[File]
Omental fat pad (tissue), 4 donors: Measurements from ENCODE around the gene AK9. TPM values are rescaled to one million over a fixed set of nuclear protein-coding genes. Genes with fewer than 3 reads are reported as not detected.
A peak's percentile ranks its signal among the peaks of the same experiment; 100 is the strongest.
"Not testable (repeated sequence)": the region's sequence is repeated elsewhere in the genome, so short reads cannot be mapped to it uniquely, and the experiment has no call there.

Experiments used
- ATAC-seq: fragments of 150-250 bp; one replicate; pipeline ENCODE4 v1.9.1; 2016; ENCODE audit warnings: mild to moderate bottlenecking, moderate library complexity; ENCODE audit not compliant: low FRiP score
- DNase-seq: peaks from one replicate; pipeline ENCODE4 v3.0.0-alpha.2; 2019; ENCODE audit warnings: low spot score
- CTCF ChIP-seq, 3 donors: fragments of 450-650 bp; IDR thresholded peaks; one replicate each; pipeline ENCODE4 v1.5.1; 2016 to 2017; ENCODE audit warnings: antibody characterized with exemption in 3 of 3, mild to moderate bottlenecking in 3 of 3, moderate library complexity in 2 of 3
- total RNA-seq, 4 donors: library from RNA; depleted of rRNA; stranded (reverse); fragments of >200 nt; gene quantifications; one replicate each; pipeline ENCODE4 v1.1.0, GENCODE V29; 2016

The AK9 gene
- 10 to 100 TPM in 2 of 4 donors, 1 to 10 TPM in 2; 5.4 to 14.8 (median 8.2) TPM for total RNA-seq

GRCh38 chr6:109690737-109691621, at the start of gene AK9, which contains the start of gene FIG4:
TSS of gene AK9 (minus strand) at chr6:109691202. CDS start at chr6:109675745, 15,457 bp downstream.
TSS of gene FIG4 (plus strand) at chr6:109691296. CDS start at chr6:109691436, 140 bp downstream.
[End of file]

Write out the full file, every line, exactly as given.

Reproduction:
Omental fat pad (tissue), 4 donors: Measurements from ENCODE around the gene AK9. TPM values are rescaled to one million over a fixed set of nuclear protein-coding genes. Genes with fewer than 3 reads are reported as not detected.
A peak's percentile ranks its signal among the peaks of the same experiment; 100 is the strongest.
"Not testable (repeated sequence)": the region's sequence is repeated elsewhere in the genome, so short reads cannot be mapped to it uniquely, and the experiment has no call there.

Experiments used
- ATAC-seq: fragments of 150-250 bp; one replicate; pipeline ENCODE4 v1.9.1; 2016; ENCODE audit warnings: mild to moderate bottlenecking, moderate library complexity; ENCODE audit not compliant: low FRiP score
- DNase-seq: peaks from one replicate; pipeline ENCODE4 v3.0.0-alpha.2; 2019; ENCODE audit warnings: low spot score
- CTCF ChIP-seq, 3 donors: fragments of 450-650 bp; IDR thresholded peaks; one replicate each; pipeline ENCODE4 v1.5.1; 2016 to 2017; ENCODE audit warnings: antibody characterized with exemption in 3 of 3, mild to moderate bottlenecking in 3 of 3, moderate library complexity in 2 of 3
- total RNA-seq, 4 donors: library from RNA; depleted of rRNA; stranded (reverse); fragments of >200 nt; gene quantifications; one replicate each; pipeline ENCODE4 v1.1.0, GENCODE V29; 2016

The AK9 gene
- 10 to 100 TPM in 2 of 4 donors, 1 to 10 TPM in 2; 5.4 to 14.8 (median 8.2) TPM for total RNA-seq

GRCh38 chr6:109690737-109691621, at the start of gene AK9, which contains the start of gene FIG4:
TSS of gene AK9 (minus strand) at chr6:109691202. CDS start at chr6:109675745, 15,457 bp downstream.
TSS of gene FIG4 (plus strand) at chr6:109691296. CDS start at chr6:109691436, 140 bp downstream.